Those envisioning July 4 celebrations at the beach may be swimming at their own risk, according to a new study that found the number of beach closures nationwide due to dirty water soared last year.The best beach weather of the year is here. Water temperatures are balmy, and the sea nettles have yet to make a substantial appearance. But the water may not be as safe as you think
The Natural Resources Defense Council, which released its annual report Wednesday, found that beach closures and advisories across the country increased by 29 percent in 2010 compared to a year earlier. The conservation group used data from 3,000 locations nationwide and found that waters in Louisiana, Ohio, Indiana and Michigan had the highest levels of contamination.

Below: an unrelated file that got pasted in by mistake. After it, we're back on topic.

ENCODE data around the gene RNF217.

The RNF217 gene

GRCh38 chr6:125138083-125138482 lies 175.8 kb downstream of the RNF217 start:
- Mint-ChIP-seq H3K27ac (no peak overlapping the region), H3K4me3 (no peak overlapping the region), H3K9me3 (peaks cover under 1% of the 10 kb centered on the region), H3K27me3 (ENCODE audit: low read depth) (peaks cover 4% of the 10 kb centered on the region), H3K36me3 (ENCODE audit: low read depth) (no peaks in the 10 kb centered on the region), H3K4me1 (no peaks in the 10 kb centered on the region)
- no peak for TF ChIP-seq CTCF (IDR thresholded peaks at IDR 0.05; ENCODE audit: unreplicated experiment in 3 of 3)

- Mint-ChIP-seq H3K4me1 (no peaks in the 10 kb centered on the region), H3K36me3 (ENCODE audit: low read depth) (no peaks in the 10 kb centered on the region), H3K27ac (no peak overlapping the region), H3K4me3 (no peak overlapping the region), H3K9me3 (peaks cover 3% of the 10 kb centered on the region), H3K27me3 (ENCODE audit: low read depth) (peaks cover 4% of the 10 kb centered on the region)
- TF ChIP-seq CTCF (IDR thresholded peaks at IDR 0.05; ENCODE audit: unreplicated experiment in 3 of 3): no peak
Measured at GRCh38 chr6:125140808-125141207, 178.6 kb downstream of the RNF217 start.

Virginia came in at No. 12 and exceeded the EPA’s contamination level 5 percent of the time, up from 3 percent in 2009. Maryland came in at No. 16 and went over the recommended standards 7 percent of the time, also up from 3 percent in 2009. Delaware had among the cleanest beaches, ranking fifth with 3 percent of samples above standards, up slightly from 2 percent in 2010.
Beaches where violations were most frequent were concentrated in Newport News and King George and Mathews counties in Virginia and Kent and Cecil counties on the upper Chesapeake Bay in in Maryland. One beach in Kent County had contamination closures or advisories for 71 days in 2010.
We've had beach closures at Long Beach a few times over the years, largely associated with contamination washed down from the land in the small streams (yeah, the ones that Skye and the other dogs drink in).
The threat is not insignificant. A friend once scraped himself of a rock while exiting a kayak. The scrape became infected with several different bacteria, and he developed a potentially life-threatening infection.
So when you go to the beach, make a quick check for closure notices...